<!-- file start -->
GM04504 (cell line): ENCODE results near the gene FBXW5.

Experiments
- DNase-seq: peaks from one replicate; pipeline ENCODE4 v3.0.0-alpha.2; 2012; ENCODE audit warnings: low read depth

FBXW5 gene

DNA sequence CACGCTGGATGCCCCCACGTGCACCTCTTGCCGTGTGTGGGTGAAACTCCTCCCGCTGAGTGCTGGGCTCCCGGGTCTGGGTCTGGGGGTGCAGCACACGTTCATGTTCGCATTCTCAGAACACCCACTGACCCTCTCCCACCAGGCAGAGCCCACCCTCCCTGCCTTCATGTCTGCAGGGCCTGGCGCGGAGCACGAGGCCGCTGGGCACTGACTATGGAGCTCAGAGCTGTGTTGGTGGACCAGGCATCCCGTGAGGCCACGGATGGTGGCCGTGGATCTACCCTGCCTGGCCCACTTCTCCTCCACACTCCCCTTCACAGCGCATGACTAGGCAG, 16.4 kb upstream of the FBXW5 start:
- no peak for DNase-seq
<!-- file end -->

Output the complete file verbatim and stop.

GM04504 (cell line): ENCODE results near the gene FBXW5.

Experiments
- DNase-seq: peaks from one replicate; pipeline ENCODE4 v3.0.0-alpha.2; 2012; ENCODE audit warnings: low read depth

FBXW5 gene

DNA sequence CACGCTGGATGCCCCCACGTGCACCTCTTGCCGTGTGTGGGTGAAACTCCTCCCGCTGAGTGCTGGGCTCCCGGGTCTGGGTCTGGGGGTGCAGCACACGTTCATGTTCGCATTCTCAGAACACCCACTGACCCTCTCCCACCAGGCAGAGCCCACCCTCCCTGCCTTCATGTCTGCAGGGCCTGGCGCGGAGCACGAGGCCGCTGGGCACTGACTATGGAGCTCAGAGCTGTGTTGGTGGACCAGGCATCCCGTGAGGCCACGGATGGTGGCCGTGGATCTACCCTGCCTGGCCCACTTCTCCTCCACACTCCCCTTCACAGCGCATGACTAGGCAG, 16.4 kb upstream of the FBXW5 start:
- no peak for DNase-seq